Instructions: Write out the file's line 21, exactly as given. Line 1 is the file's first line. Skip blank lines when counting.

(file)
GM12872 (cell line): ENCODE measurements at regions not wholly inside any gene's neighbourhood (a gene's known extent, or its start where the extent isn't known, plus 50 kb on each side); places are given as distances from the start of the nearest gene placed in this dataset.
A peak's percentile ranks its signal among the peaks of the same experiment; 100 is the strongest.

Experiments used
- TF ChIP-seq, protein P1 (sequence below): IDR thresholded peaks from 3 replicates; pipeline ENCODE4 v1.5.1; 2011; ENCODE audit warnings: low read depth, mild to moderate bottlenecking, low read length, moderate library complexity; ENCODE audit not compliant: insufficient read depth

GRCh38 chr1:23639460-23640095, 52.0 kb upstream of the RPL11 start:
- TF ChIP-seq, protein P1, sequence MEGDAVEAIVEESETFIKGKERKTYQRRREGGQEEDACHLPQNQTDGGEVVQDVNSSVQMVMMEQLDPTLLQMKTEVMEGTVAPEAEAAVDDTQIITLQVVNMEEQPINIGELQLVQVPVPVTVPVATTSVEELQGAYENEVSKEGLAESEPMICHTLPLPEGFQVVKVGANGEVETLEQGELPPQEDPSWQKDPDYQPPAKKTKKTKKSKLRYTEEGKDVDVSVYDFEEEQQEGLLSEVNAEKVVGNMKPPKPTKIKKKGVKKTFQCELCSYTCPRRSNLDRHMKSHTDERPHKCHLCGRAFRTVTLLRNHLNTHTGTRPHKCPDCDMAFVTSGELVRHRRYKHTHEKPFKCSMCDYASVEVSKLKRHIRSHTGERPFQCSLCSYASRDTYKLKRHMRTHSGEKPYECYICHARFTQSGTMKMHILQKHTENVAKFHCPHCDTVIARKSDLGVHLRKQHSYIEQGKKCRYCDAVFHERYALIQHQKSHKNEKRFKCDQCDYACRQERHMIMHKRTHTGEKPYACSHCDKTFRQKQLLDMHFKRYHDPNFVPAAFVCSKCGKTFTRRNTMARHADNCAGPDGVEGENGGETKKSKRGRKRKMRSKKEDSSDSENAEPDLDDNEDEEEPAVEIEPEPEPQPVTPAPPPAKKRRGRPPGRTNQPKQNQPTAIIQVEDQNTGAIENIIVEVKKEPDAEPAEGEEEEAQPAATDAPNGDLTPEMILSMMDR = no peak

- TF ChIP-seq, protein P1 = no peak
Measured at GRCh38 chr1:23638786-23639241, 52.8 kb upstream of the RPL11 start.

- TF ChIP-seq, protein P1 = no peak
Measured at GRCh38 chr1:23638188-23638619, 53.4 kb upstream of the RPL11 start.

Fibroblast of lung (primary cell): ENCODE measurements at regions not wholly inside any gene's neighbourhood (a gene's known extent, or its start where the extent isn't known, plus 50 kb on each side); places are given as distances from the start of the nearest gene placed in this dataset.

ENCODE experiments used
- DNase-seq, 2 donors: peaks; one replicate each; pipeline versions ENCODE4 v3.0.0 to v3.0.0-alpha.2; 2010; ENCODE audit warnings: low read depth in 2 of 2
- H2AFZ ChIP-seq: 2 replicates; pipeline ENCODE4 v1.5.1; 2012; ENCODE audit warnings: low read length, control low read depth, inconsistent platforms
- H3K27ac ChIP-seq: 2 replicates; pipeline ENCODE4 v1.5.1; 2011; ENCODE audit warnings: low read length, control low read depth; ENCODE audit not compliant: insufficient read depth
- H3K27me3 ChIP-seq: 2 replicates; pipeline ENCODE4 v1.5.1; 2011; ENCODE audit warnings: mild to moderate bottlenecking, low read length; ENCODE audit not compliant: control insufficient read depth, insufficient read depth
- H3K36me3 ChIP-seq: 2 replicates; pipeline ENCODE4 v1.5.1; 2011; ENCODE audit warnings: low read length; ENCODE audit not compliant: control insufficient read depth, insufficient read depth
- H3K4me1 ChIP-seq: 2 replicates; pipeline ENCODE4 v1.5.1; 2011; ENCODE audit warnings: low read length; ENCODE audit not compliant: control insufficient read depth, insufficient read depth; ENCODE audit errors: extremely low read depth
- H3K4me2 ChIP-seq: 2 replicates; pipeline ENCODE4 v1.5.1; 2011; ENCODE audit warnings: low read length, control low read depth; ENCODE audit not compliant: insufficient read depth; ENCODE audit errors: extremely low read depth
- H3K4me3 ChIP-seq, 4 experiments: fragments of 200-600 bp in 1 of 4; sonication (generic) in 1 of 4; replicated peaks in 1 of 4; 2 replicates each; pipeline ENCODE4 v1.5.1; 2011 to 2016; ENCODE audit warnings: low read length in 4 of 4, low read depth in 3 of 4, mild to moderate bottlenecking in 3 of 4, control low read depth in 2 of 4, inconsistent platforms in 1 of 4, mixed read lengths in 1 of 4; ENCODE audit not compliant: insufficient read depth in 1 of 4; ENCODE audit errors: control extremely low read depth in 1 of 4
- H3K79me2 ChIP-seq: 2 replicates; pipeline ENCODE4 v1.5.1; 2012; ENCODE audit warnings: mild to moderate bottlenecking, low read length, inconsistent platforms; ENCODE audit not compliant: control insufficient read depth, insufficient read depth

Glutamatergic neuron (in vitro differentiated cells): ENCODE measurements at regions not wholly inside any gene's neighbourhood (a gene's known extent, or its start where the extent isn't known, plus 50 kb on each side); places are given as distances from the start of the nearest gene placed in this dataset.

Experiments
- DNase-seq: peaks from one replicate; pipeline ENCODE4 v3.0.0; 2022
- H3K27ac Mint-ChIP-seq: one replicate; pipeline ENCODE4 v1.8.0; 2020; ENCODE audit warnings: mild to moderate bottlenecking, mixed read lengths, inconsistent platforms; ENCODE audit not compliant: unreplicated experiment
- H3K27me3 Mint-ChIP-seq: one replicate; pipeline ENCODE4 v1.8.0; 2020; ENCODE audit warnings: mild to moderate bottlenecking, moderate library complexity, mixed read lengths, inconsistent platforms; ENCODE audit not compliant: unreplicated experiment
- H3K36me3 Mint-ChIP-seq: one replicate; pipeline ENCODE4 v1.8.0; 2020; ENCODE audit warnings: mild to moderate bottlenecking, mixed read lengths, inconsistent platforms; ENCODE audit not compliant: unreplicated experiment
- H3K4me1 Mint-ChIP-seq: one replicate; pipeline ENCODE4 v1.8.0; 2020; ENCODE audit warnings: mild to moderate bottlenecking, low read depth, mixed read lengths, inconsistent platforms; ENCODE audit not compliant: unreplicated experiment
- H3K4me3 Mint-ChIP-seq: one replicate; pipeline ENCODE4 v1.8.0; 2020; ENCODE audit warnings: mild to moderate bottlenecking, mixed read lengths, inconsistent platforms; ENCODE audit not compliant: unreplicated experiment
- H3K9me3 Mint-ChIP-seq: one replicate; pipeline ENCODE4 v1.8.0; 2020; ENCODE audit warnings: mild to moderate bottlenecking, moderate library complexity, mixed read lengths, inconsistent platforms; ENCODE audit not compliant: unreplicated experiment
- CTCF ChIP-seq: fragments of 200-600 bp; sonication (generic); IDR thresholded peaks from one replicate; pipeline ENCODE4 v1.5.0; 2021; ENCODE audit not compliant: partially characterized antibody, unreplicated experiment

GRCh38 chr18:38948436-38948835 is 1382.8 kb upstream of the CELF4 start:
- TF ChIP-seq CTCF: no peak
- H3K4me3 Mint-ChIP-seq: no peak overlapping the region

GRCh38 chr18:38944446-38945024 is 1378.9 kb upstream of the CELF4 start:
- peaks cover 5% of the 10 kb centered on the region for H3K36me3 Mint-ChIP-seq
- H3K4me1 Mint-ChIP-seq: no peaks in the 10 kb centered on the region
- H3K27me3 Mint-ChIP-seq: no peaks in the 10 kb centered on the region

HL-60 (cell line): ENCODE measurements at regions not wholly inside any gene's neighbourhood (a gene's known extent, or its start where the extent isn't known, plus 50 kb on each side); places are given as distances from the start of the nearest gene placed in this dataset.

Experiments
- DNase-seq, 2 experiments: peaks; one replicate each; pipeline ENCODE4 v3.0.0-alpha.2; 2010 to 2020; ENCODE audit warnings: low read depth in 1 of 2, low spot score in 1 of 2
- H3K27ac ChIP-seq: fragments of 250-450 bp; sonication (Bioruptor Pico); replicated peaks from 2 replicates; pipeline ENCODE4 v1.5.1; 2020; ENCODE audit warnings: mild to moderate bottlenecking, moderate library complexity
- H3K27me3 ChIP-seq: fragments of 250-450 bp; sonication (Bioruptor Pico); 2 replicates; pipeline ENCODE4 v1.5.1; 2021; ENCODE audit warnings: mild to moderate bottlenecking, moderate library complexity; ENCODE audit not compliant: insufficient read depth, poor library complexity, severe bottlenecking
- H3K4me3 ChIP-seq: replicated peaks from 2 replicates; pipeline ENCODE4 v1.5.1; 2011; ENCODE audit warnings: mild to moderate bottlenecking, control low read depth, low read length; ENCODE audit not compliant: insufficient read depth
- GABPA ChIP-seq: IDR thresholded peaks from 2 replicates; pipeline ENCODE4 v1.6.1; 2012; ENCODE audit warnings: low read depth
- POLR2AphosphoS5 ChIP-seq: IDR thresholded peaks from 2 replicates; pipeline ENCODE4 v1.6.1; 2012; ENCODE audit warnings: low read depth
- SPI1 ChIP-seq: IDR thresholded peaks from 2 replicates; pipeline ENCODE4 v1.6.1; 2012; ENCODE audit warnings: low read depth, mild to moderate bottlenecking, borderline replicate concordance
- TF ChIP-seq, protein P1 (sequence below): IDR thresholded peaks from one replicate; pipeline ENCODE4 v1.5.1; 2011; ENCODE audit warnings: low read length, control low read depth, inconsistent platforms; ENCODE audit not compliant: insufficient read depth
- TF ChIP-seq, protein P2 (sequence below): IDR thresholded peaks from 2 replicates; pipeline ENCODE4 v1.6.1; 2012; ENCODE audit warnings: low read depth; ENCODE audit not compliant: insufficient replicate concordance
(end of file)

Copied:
- H3K79me2 ChIP-seq: 2 replicates; pipeline ENCODE4 v1.5.1; 2012; ENCODE audit warnings: mild to moderate bottlenecking, low read length, inconsistent platforms; ENCODE audit not compliant: control insufficient read depth, insufficient read depth